Chapter 13, ROIC and WACC Chapter 13, ROIC and WACC Lakehead University Winter 2005 Role of the CFO The Chief Financial Officer (CFO) is involved in the following decisions: Management Decisions Financing Decisions Investment Decisions

More information

Investment Analysis (FIN 383) Fall Homework 9

Investment Analysis (FIN 383) Fall Homework 9 Investment Analysis (FIN 383) Fall 2009 Homework 9 Instructions: please read carefully You should show your work how to get the answer for each calculation question to get full credit The due date is Tue

More information

CHAPTER 2 ACCOUNTING STATEMENTS, TAXES, AND CASH FLOW

CHAPTER 2 ACCOUNTING STATEMENTS, TAXES, AND CASH FLOW CHAPTER 2 ACCOUNTING STATEMENTS, TAXES, AND CASH FLOW Answers to Concepts Review and Critical Thinking Questions 1. True. Every asset can be converted to cash at some price. However, when we are referring

More information

Chapter-3 Solutions to Problems

Chapter-3 Solutions to Problems Chapter-3 Solutions to Problems P3-1. P3-2. Reviewing basic financial statements LG 1; Basic Income statement: In this one-year summary of the firm s operations, Technica, Inc. showed a net profit for

More information

CHAPTER 18. Capital Budgeting and Valuation with Leverage. Chapter Synopsis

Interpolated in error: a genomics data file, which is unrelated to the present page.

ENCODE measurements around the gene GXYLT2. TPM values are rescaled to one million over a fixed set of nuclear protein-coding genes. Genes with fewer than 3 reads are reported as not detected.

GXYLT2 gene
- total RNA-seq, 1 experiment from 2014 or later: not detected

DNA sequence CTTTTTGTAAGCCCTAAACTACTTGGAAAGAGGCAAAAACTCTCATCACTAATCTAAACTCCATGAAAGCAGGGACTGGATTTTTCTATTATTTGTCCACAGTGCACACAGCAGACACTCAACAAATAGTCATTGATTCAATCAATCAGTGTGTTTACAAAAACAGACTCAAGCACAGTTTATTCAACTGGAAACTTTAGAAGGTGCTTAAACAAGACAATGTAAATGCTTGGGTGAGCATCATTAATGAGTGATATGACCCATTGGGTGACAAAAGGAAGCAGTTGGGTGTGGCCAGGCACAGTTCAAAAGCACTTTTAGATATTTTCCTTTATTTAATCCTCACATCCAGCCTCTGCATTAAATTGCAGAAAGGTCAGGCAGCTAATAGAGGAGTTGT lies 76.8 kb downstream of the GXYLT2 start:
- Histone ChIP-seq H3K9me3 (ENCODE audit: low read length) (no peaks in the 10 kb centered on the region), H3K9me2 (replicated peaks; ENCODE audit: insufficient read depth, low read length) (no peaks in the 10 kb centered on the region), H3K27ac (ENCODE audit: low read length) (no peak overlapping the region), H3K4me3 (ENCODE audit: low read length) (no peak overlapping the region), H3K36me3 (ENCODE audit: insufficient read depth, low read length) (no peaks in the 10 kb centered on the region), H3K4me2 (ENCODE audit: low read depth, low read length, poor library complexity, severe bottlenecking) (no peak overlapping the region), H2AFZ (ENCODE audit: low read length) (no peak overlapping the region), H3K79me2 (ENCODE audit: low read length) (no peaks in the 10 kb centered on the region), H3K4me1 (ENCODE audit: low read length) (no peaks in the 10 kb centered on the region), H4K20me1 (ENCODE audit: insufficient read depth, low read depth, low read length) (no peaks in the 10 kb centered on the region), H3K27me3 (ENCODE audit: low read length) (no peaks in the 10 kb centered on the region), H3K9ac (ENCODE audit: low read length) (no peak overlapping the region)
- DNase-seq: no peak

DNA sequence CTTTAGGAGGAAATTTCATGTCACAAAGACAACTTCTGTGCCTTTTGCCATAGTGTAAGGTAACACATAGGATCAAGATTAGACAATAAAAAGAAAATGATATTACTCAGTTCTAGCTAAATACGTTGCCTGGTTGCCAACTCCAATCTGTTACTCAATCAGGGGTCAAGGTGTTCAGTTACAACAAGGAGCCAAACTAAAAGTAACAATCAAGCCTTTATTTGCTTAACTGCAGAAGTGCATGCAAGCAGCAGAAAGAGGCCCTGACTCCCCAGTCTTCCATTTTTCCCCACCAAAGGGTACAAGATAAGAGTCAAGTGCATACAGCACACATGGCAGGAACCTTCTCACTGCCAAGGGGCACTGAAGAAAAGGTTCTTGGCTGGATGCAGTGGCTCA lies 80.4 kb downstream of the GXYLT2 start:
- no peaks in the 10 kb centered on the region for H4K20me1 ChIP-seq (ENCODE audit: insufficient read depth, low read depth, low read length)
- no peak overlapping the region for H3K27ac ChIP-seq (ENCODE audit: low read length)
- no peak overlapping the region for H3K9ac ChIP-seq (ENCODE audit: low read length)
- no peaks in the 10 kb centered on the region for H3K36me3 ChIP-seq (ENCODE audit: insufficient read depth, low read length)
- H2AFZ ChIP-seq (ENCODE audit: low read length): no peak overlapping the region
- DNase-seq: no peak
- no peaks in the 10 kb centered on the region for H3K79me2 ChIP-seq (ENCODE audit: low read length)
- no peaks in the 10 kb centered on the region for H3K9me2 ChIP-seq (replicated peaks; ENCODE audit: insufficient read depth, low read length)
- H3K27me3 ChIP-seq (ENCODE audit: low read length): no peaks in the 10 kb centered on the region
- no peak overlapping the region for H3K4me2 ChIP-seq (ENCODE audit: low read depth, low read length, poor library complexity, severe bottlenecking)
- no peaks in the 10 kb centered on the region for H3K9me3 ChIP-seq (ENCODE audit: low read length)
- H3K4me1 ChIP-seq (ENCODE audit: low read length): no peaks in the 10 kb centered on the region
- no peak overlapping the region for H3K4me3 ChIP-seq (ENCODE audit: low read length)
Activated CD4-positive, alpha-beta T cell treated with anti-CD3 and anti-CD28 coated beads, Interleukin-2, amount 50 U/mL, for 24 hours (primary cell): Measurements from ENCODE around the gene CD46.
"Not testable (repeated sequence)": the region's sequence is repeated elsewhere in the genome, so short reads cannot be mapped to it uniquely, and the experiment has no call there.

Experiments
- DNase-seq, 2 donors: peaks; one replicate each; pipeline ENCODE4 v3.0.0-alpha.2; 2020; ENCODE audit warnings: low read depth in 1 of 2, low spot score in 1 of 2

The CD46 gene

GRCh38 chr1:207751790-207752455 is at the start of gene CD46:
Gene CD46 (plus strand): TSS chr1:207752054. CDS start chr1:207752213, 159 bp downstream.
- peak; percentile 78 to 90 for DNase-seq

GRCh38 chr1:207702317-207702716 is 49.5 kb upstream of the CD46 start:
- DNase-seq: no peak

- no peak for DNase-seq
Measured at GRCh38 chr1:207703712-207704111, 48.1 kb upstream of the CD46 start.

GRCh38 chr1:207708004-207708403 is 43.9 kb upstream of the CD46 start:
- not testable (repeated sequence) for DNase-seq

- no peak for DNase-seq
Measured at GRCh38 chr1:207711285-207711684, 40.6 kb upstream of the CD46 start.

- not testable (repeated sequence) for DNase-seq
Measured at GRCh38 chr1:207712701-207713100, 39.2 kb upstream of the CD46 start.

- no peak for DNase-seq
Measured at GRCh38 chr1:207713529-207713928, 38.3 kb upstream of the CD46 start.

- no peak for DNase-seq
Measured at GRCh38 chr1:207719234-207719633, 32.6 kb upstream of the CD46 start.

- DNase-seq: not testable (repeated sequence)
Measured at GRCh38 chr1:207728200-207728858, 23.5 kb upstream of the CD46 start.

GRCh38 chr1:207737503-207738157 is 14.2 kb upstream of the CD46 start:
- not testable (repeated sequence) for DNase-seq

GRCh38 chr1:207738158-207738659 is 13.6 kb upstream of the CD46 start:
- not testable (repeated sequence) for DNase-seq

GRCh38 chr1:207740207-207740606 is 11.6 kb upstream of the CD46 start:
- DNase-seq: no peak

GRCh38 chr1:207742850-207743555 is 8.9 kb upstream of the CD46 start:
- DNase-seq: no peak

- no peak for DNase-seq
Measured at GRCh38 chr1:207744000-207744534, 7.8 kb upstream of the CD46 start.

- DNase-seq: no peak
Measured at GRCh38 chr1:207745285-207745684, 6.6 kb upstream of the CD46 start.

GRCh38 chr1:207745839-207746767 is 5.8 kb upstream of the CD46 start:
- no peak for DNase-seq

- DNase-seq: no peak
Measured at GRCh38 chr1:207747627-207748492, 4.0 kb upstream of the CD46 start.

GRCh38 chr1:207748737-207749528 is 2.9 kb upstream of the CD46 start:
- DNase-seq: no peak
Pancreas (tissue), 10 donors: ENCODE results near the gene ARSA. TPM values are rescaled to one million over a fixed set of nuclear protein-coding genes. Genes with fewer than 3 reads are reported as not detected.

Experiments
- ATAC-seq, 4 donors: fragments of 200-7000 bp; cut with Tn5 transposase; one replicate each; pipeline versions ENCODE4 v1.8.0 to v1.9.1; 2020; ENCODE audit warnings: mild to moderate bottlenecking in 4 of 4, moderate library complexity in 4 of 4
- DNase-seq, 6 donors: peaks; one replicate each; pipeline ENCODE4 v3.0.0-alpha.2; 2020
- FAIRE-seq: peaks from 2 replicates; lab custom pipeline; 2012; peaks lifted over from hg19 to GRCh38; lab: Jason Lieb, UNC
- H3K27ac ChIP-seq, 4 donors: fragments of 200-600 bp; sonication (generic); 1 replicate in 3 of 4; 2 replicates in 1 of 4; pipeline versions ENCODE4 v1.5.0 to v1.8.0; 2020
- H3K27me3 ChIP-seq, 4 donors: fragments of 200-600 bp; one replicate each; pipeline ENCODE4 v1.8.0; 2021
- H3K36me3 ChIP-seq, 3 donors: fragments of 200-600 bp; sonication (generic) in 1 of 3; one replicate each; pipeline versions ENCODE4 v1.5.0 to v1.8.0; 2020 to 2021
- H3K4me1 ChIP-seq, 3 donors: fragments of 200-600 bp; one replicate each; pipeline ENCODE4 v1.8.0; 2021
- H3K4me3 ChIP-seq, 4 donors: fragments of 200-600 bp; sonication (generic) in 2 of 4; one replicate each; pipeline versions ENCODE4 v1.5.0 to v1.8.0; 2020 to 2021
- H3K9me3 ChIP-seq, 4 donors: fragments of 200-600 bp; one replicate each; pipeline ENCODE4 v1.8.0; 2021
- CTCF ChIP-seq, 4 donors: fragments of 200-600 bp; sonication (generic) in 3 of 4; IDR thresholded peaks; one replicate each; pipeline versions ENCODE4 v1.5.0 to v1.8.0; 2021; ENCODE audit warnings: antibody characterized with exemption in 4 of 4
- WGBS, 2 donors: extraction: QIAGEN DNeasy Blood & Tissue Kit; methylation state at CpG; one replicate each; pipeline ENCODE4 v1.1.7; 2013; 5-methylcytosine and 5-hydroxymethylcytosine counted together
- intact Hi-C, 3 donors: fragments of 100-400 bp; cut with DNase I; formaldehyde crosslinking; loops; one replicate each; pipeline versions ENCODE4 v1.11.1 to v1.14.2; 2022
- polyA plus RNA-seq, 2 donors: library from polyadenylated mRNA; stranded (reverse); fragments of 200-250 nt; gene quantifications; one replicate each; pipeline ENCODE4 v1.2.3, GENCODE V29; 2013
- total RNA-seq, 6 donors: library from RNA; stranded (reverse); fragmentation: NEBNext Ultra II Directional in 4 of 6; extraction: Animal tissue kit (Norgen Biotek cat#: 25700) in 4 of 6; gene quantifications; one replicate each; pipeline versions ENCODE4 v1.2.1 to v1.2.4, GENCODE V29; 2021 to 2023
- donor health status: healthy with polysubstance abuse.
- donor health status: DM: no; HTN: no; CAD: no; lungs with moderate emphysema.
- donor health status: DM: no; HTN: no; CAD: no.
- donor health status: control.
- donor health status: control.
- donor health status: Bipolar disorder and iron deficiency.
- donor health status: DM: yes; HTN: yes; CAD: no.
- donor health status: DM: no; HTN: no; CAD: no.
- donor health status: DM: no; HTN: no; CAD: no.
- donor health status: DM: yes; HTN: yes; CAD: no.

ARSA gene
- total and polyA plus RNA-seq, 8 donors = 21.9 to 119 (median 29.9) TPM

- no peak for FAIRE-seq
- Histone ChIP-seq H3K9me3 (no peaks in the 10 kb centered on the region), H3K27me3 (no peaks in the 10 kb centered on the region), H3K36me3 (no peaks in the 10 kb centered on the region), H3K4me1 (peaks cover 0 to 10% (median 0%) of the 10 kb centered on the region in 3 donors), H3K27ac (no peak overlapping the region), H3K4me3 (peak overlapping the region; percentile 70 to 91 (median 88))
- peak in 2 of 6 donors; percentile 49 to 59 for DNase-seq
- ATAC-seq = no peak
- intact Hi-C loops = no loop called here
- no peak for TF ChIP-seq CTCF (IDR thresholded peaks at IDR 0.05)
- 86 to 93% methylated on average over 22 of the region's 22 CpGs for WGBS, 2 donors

CHAPTER 18. Capital Budgeting and Valuation with Leverage. Chapter Synopsis CHAPTER 18 Capital Budgeting and Valuation with everage Chapter Synopsis 18.1 Overview of Key Concepts There are three discounted cash flow valuation methods: the weighted average cost of capital (WACC)

More information

Chapter 3 Financial Statements, Cash Flow, and Taxes

Chapter 3 Financial Statements, Cash Flow, and Taxes Chapter 3 Financial Statements, Cash Flow, and Taxes ANSWERS TO END-OF-CHAPTER QUESTIONS 3-1 a. The annual report is a report issued annually by a corporation to its stockholders. It contains basic financial

More information

CHAPTER 17 Does Debt Policy Matter?

CHAPTER 17 Does Debt Policy Matter? CHPTR 17 Does Debt Policy Matter? nswers to Practice Questions 1. a. The two firms have equal value; let represent the total value of the firm. Rosencrantz could buy one percent of Company B s equity and

More information

MBA Financial Management and Markets Spring 2011 Dr. A. Frank Thompson Due: February 28, 2011 Competency Exam 1 Directions: Please answer the

MBA Financial Management and Markets Spring 2011 Dr. A. Frank Thompson Due: February 28, 2011 Competency Exam 1 Directions: Please answer the MBA Financial Management and Markets Spring 2011 Dr. A. Frank Thompson Due: February 28, 2011 Competency Exam 1 Directions: Please answer the following 33 questions designed to test your knowledge of the

More information

Problem 1 Problem 2 Problem 3